The current book will primarily rely on etymology, and only fall back on mnemonics when etymology is lacking or too obscure. While mnemonics stop serving any purpose and can be dispensed with after the learner fully remembers the word, etymology may be retained as knowledge, if the learner wishes, and in fact often does so, to go beyond just learning a foreign language. Thus, in a fun way this book offers the additional advantage in terms of expanding the learner's historical and cultural background.

Not for pure scholarly research, but for practical use, any "irrelevant" details in etymology not conducive to vocabulary study are skipped to avoid "pedantic" boredom in this book. On the other hand, in case the "internal" history of a word is not enough to explain the origin, its "external" history is researched and provided; for instance, the reason why chantaje ("blackmail", "extortion") is related to singing is that the bad guys would boo the singers if they were refused money before the show, a fact uncovered in a 19th century book. To further accommodate a non-scholarly reader, among all languages, only knowledge of English is assumed. Minimum Latin and practically no words in other languages will be given in description of each word.

The book is for people to study Spanish, specifically Spanish vocabulary. It is limited to adults and young adults only, since young children tend to complain that "I have to remember that hint", referring to the etymology or mnemonic as an extra burden instead of an aid. Adults will be able to utilize their life experience and general linguistic knowledge, even if it's implicit or dormant in their minds, in second language acquisition. Not only is the book useful to high school and college students, but it is also and perhaps more appealing to the people learning Spanish outside of a school environment, because vocabulary acquisition becomes a more prominent obstacle in learning a foreign language when not following a textbook, where new words are fixed and outlined in each lesson. Polyglots or people knowing or learning multiple languages, especially other Romance languages, will find this book particularly helpful. The more language experience, the better. Among other things, knowing an additional language may give you an advantage in spotting cognation not mentioned by this book due to the restriction that the reader is assumed to only know English. And in case of unhelpful etymology, there's also extra advantage in conjuring up a better mnemonic that sounds and means closer to a word in that additional language you know.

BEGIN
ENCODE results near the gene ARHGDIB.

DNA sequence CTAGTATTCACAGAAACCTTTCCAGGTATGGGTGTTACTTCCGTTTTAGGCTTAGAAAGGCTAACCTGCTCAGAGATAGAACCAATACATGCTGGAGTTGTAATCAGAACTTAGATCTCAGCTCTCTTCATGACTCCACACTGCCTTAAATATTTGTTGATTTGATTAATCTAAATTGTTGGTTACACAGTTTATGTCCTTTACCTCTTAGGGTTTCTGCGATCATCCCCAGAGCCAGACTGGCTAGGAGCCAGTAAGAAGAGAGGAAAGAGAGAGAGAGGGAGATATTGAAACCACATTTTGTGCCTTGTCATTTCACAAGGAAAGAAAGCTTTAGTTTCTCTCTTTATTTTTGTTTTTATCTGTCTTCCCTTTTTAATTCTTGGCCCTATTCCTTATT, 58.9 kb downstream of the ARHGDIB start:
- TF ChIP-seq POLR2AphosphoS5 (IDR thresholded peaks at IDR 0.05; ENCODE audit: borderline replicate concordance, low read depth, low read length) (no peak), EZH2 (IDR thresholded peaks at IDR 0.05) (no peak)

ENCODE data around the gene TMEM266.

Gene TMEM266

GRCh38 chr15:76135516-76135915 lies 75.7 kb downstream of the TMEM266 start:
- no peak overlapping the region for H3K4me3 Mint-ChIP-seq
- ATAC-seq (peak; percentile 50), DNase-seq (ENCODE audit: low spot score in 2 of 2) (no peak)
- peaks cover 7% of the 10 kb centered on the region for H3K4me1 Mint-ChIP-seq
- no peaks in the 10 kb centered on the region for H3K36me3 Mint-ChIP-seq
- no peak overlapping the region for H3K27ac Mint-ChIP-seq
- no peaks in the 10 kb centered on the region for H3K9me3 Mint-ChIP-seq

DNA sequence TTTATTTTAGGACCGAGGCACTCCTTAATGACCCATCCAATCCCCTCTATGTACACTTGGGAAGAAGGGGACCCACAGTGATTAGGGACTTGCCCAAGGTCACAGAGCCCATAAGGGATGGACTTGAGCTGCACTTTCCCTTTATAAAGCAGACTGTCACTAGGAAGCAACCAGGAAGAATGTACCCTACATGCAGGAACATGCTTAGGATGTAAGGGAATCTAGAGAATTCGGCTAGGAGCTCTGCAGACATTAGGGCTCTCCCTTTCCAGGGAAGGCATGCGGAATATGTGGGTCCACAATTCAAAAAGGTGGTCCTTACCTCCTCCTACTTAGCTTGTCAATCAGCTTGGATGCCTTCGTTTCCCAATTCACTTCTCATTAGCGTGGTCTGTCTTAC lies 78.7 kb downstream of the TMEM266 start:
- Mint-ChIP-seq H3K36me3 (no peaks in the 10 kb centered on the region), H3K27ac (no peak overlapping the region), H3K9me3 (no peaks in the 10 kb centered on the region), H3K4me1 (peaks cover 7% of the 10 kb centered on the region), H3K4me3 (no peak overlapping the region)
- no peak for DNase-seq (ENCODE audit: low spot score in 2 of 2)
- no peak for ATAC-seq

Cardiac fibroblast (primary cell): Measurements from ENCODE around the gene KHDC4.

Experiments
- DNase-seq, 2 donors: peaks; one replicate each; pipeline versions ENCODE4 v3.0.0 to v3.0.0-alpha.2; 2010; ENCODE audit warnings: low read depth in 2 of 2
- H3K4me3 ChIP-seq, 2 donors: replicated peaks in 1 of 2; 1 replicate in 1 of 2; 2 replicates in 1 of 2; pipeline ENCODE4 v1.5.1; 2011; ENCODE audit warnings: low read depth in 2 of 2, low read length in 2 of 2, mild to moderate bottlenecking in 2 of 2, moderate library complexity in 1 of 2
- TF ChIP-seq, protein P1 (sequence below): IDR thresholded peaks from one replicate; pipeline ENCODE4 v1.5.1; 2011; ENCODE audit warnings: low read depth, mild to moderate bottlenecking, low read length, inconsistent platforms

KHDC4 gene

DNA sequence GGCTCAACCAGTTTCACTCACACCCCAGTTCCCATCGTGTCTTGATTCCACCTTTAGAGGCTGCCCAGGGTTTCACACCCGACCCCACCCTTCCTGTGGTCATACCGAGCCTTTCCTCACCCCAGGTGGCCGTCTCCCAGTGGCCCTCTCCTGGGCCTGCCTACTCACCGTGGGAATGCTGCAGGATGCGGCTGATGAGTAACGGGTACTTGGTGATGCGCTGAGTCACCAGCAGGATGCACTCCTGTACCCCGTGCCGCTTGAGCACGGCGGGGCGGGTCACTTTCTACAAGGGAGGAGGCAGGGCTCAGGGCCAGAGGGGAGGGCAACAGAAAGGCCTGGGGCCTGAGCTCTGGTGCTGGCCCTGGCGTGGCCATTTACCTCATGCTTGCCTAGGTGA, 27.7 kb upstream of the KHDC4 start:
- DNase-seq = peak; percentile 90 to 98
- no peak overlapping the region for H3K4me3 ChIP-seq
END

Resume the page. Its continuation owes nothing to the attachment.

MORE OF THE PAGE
When mnemonics have to be created, there're tricks to help search for the best words. They are summarized in the Appendix.

References used by this book are as follows:


Everything done in this book is an attempt to achieve one goal only: help you remember the words. This is particularly helpful in initial encounter with a new word, when you use this book to gain advantage in the form of a clue or hint in order to avoid a completely blank mind when seeing the word again not long after you learn it. But in the end, the reader is still required to study the words. Etymology or mnemonics may indeed become a burden instead of an aid without genuine hard work.